Guides and Recommendations


Understanding Detections

By using a combination of state-of-the-art scanning techniques, iBoostUp with Spyware Doctor is able to determine whether even previously unseen apps might exhibit malicious behaviour or be a risk to your privacy.

Detections are categorised in the following way:

DANGEROUS: app or process contains a known threat, or it's code features techniques used exclusively by malicious software. We recommend immediate removal.

WARNING: the app or process may be harmful to your privacy, please investigate this further and make an informed decision as to whether you wish to continue using it. We display warnings for apps that contain things like analytics, attempt to access your mail or saved passwords (keychain), have the ability to take screenshots or access unique hardware identifiers. This is not a comprehensive list, as we give warnings on many other behaviours that could risk the security and privacy of your Mac.

Regarding keystroke capture: there are legitimate reasons for apps to be able to capture your keystrokes, for example if an app installs a system-wide shortcut. In case of any warnings related to keyboard monitoring, have a think about whether that functionality makes sense for the app in question.

Regarding browser bookmark access: some browsers are able to import your bookmarks from *another* browser, in these cases you might see a warning saying your browser has the ability to access bookmarks, which you now know is not as nonsensical of a warning as it first appears!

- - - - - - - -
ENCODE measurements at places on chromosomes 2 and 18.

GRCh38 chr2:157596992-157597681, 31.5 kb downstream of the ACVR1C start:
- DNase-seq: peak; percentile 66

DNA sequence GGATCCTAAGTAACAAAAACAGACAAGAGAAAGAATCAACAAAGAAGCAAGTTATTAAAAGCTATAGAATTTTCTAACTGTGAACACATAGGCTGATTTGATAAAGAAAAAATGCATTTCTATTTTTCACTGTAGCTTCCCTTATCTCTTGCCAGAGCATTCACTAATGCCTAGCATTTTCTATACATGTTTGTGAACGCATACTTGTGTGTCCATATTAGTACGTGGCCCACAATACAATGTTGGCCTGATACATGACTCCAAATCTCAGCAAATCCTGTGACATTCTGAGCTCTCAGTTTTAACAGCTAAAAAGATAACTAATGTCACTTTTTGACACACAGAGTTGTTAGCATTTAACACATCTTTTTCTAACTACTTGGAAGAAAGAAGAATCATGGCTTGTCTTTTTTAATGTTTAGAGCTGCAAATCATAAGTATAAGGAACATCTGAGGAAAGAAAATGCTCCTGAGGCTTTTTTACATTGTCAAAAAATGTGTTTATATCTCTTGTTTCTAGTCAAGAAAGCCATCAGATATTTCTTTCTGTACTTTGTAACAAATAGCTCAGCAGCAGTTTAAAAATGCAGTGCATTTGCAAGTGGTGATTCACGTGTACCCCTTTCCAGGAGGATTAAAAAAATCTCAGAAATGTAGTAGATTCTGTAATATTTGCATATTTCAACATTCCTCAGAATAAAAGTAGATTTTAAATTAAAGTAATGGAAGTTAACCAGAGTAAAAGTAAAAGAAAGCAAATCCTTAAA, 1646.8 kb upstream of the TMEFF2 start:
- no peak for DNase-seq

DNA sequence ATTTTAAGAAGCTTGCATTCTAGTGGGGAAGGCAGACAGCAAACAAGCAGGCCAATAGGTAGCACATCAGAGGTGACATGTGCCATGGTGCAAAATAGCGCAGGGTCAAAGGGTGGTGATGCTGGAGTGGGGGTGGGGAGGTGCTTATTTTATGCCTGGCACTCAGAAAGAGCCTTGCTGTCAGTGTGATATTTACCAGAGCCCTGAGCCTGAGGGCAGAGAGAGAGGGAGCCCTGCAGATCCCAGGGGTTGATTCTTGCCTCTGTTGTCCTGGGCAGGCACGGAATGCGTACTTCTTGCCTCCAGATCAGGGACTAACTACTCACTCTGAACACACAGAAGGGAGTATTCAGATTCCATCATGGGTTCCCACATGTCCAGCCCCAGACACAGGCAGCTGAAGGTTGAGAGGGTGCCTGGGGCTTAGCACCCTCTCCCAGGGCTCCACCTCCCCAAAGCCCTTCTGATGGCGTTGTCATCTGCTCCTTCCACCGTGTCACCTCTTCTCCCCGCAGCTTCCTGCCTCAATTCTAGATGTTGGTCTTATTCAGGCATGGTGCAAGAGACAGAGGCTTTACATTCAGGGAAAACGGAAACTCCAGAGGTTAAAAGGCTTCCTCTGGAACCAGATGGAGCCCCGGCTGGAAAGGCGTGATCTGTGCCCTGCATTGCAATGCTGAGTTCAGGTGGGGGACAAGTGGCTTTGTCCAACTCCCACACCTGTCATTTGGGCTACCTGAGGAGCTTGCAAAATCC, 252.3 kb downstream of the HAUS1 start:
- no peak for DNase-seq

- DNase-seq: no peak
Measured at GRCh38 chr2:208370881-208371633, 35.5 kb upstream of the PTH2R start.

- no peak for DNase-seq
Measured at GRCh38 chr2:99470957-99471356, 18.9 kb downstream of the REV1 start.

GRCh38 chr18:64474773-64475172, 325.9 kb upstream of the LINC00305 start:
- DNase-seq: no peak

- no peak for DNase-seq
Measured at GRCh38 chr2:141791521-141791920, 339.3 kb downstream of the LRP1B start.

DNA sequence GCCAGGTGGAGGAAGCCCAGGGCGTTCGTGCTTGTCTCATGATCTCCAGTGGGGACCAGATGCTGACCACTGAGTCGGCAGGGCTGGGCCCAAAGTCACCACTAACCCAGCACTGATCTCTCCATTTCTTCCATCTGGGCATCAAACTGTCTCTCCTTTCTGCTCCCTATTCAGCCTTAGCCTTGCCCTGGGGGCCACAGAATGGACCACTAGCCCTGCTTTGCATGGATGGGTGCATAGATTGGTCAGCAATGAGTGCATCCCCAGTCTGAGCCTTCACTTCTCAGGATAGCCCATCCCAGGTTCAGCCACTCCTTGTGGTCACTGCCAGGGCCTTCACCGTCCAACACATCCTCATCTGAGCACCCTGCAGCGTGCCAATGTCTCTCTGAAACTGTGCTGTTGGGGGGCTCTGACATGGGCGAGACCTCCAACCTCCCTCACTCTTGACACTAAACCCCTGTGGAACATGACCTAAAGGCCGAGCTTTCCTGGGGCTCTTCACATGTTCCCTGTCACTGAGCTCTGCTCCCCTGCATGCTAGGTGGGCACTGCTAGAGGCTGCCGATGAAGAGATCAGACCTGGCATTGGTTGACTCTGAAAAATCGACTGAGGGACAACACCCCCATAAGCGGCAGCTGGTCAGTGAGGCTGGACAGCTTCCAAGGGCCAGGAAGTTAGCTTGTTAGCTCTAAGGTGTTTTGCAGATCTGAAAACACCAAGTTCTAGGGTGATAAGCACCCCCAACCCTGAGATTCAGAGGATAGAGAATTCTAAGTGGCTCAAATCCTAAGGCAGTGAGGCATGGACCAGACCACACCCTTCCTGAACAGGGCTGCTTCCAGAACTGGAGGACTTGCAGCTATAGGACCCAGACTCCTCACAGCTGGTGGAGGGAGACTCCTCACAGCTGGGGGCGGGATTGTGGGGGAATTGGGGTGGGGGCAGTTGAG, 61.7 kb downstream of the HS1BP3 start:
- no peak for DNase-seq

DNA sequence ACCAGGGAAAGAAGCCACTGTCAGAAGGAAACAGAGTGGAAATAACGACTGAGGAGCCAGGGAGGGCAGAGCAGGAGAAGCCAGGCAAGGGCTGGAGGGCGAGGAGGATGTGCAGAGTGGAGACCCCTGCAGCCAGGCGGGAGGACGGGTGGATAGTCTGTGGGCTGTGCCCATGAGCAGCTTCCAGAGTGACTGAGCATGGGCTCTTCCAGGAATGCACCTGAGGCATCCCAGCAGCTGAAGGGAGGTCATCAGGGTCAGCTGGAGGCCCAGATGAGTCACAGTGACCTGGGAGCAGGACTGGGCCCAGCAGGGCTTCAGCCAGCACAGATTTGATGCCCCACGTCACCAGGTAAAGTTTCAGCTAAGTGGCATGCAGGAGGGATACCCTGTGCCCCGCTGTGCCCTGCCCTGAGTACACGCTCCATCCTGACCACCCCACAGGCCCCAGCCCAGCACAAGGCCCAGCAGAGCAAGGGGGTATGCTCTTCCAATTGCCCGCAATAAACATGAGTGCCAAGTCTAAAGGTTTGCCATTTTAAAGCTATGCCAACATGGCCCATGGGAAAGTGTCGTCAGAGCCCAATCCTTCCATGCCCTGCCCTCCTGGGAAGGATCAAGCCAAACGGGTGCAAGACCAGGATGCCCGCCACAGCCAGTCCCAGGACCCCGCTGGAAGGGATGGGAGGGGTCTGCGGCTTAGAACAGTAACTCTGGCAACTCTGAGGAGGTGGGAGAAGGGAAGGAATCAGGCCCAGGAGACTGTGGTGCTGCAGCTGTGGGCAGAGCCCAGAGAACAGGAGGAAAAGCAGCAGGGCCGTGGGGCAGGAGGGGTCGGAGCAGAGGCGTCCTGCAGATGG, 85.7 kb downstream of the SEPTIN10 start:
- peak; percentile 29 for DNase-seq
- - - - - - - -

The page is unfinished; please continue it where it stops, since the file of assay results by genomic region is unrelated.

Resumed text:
Any items with a threat name specified contain a known threat followed by a short description about why it's been categorised as malware.


We use the following prefixes when naming threats:

PUP. a Potentially Unwanted Program, usually these are installed under false pretenses or contain misleading functionality.

Trojan. is software misrepresenting its actual purpose; a “free” game that also installs spyware or a pirate version of an existing product that also installs a bot.

Adware. displays advertisements and may hijack your browser search results.

Bot. bots automatically or semi-automatically perform some action. This may be auto-clicking advertisements, attacking other systems or websites or installing other software.


Signatures and Codesigning

Signatures allow you to determine the source of an app and whether it's been tampered with.

Any app you download or have installed should be codesigned, but if you are running very old versions of certain software (e.g Office 2009 or Adobe CS 4) they may not be.

Scanning apps that aren't codesigned will always display a warning including the text "Unable to determine provenance." For old apps you can either ignore this warning (assuming nothing else wrong was detected) or need to find some other way to determine whether the app has been tampered with. This is because Spyware Doctor was unable to do so automatically.

Sometimes malware or targeted threats will strip one of your existing installed app's signatures then make modifications to it.

So a new "Unable to determine provenance" warning on modern, up-to-date apps you had installed earlier is highly suspicious and warrants further investigation.


Note We respect your privacy and only ever send app file metadata to the Spyware Doctor cloud, this data is sent using Transport Layer Security to prevent eavesdropping and tampering, and also processed in an anonymous fashion.

iBoostUp is Easy to Use and available from the Mac App Store.
Requires macOS 10.11+, Ventura and Apple Silicon are natively supported.


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